Memories on the half shell

Chincoteague, Moonstone, Bayou La Batre, Blue Point, Wellfleet, Malpeque ... this was what I knew of the sea as a child: the list of oysters on the menu board at Grand Central Terminal’s Oyster Bar. My father used to take my sister, Laura, and me there after our parents divorced.

By Heidi Jon Schmidt

Published: Wed 18 Aug 2010, 10:00 PM

Last updated: Thu 2 Apr 2015, 10:10 AM

I had never been close to my father and was shy during these meals. At the Oyster Bar, we didn’t have to face each other; we could sit side by side on barstools watching the waiters in their white aprons as they opened oyster after oyster, each with one deft flick of the wrist. These men had dignity and composure such as I’d never seen. They were giving a performance as much as preparing meals. We could watch, sip our oyster stew and count ourselves as having accomplished another visit.

The names of the oysters stayed with me — each one representing a distant, mysterious seaside community, where fogs settled over serpentine estuaries and men repaired their fishing nets around lantern-lighted tables at night. I felt that somewhere far outside the city (Pemaquid? Apalachicola?) there existed a briny, muscular life that had more meaning than mine, if only because it was aligned with the tides. I wanted to grow up and become part of a place like that.

Laura, two years younger than I and my exact opposite (she held the leg-wrestling championship at her local fire department the year I published my first short story), shared my fascination. I don’t think either of us understood how oysters grew or were gathered or anything really except that, as the poet Léon-Paul Fargue said, eating one is “like kissing the sea on the lips.” But we both gravitated coastward.

I went to Cape Cod, where I found Wellfleet much as I’d imagined it, with the same narrow streets angling down to the harbour, and fishermen idling their motors so as to leave no wake, preserving the delicate world beneath. I first kissed the man who would become my husband on the end of the wharf here in Provincetown. Our daughter is 16 now and a full-fledged local. When she was 3 she looked into an empty swimming pool and pronounced, “Low tide.”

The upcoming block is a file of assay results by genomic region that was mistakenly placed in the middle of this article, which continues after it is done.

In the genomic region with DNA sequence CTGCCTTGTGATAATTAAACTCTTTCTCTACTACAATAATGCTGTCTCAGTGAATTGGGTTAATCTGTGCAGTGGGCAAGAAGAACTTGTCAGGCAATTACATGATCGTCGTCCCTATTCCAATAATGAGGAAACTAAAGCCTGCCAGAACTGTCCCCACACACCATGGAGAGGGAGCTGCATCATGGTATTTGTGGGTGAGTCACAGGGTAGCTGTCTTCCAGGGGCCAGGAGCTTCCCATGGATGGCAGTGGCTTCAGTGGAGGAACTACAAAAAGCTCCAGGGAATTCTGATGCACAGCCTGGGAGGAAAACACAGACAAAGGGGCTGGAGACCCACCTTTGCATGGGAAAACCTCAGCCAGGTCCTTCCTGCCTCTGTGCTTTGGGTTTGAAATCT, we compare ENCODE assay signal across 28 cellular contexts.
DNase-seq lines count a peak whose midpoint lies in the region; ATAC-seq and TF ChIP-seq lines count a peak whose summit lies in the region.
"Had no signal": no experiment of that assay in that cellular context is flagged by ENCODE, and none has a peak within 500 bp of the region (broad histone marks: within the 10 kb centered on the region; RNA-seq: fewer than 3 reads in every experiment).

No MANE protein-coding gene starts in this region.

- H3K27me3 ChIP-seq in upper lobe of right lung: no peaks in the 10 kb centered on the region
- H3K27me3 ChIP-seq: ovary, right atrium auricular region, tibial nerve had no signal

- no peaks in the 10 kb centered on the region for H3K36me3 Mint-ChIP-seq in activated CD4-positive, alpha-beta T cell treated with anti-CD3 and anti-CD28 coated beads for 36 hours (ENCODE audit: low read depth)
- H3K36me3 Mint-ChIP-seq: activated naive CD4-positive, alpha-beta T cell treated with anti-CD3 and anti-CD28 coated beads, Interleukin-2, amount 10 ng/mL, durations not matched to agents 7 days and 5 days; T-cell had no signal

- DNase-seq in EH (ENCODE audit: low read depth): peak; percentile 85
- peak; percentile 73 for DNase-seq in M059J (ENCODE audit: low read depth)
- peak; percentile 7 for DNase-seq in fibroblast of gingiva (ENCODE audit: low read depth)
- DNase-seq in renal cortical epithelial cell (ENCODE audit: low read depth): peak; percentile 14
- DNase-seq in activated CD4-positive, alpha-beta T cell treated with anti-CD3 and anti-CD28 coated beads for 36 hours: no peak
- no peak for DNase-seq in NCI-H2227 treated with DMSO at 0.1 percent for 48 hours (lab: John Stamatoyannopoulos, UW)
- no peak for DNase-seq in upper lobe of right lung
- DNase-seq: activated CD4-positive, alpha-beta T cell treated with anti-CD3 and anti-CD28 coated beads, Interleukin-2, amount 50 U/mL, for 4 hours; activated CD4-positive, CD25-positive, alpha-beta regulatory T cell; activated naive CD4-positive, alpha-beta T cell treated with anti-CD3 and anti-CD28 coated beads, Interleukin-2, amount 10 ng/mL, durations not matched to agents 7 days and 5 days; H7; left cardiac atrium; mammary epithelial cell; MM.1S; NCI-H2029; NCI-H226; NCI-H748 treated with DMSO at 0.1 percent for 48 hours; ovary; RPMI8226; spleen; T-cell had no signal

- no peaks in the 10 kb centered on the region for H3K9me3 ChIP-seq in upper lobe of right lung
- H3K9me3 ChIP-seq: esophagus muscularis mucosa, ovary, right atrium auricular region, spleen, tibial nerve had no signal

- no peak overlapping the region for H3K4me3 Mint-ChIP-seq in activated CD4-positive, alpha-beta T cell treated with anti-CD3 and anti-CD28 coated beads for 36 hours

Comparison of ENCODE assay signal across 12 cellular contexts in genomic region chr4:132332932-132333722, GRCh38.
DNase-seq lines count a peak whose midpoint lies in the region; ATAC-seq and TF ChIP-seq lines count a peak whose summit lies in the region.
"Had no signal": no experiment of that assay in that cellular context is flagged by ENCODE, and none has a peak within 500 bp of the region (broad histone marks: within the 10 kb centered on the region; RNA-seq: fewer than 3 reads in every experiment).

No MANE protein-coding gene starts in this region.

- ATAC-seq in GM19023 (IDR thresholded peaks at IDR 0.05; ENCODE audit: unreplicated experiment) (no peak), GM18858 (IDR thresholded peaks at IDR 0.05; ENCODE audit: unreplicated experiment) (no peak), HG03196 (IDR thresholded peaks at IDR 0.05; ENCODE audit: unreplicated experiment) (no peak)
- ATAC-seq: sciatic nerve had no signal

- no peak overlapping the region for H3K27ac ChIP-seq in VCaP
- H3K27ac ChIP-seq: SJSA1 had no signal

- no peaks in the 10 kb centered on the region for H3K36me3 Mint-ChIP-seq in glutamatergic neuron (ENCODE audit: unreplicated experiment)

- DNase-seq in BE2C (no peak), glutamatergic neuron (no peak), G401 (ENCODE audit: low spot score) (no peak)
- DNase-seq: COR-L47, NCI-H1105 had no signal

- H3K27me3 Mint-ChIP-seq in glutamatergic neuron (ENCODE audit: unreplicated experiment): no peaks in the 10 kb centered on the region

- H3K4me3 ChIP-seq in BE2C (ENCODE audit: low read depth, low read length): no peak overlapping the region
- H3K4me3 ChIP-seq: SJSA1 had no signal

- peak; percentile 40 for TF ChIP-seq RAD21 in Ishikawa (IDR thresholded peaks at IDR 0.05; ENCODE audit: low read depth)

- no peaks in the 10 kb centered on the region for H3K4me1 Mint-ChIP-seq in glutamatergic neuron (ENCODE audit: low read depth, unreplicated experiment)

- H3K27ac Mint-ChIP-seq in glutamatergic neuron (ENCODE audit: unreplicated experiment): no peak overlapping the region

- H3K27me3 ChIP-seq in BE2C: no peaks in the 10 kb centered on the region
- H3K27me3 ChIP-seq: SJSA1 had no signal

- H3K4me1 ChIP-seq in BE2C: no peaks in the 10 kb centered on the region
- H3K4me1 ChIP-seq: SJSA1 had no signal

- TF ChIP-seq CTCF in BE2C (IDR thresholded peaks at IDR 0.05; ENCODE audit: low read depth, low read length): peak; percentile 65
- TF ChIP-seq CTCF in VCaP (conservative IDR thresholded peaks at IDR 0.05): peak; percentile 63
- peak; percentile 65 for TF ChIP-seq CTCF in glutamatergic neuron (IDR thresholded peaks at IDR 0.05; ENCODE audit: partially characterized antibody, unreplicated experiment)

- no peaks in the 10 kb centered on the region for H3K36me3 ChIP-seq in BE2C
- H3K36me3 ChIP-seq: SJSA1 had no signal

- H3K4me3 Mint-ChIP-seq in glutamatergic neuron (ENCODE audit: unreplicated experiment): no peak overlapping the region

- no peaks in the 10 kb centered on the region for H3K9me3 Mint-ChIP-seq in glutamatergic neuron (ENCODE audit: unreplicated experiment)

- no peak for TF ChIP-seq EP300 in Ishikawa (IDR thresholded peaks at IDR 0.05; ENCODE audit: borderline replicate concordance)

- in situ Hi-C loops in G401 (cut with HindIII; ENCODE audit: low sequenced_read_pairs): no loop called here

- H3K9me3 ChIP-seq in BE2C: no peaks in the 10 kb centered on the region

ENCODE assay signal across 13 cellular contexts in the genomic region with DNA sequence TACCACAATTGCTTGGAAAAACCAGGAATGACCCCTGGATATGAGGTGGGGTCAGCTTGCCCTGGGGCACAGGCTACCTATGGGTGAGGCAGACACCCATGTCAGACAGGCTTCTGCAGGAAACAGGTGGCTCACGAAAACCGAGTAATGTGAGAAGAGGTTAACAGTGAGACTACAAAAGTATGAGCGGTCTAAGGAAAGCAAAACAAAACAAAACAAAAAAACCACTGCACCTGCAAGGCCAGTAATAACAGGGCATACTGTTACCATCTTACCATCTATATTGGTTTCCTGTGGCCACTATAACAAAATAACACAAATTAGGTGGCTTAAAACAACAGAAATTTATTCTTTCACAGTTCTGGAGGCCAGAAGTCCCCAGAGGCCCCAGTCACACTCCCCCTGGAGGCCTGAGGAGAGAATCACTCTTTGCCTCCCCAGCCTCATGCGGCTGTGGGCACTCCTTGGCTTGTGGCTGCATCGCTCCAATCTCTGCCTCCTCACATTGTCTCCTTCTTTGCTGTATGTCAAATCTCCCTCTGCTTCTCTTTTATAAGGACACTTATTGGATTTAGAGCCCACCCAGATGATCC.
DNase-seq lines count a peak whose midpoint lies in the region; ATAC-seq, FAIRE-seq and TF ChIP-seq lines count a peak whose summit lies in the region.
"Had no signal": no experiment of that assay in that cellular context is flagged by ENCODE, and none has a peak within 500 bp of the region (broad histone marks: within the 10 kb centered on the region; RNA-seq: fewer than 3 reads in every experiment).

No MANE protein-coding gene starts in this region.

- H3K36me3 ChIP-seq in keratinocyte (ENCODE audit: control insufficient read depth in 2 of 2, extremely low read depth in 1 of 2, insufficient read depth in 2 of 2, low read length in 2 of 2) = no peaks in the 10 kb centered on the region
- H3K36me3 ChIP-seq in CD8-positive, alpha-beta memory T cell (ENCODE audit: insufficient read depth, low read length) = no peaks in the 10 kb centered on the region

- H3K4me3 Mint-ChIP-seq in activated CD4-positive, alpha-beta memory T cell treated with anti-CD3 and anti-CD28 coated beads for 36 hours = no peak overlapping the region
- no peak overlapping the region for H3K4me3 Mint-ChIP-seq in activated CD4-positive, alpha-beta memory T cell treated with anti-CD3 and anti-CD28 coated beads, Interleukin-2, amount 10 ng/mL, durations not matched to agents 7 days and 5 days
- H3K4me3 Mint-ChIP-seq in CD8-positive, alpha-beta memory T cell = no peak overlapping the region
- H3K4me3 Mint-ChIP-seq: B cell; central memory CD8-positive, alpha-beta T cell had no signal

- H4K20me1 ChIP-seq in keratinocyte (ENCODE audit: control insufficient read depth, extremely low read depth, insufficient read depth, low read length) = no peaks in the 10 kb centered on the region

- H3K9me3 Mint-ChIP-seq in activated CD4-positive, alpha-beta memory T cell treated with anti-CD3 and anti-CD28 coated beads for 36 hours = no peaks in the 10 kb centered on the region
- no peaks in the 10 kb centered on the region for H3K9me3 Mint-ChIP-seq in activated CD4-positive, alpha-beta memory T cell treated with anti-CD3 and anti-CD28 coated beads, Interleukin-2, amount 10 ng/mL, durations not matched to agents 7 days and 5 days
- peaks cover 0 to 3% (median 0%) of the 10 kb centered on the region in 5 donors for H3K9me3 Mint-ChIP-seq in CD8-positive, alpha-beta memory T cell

Laura moved to Cedar Key, an island off northwest Florida. The Suwannee River empties into the Gulf of Mexico there, and the mix of fresh—and saltwater is perfect for shellfish. It has always been said that if a man had a small boat and a set of oyster tongs, he could feed his family until the hard times passed. During the Great Depression, Cedar Key lived off its seafood. And when the current economic downturn hit and the tourists dwindled, people again fell back on those old ways of earning a living. But now, with the oil spill following the recession, Cedar Key locals are finding they can no longer depend on the water’s abundance to get them through.

Though BP’s faulty well seems to have finally stopped gushing, the millions of barrels of spilled oil will pollute the gulf for a long time to come, and every change of the wind and current will pose a grave new threat to Cedar Key. Hopeful estimates suggest that within 10 to 20 years the oyster reefs in the gulf may rebound. But the way of life, its mystery and also reliability, the sense that a man has what he needs for his family there within his reach, will be gone.

I’ve been trying to persuade Laura and Jerry to move north. It’s true that even here, beyond the reach of the oil, oystering is tedious, heavy work. You have to wait for the low tides of the full and new moon to cull and harvest the oysters, all the while protecting them as best you can from their natural enemies: wind and weather, disease and predators like moon snails, whose tongues drill holes as perfect as a paper punch through shells so as to suck out the meat. And when winter comes, you pull the oysters — literally tons of them — out of the water and store them dormant in root cellars so they won’t freeze into the ice and wash out to sea with it in the spring.

But when you’re out on the water and the baby bluefish are jumping and the sea is like a bolt of silk changing colour under the sunset, you can feel that ancient, vital connection to the earth that lives in dreams and metaphors, and catches the imagination of children. It gives us hope and strength in ways we barely recognise but on which we’ve always relied.

Heidi Jon Schmidt is the author of the novel “The House on Oyster Creek”

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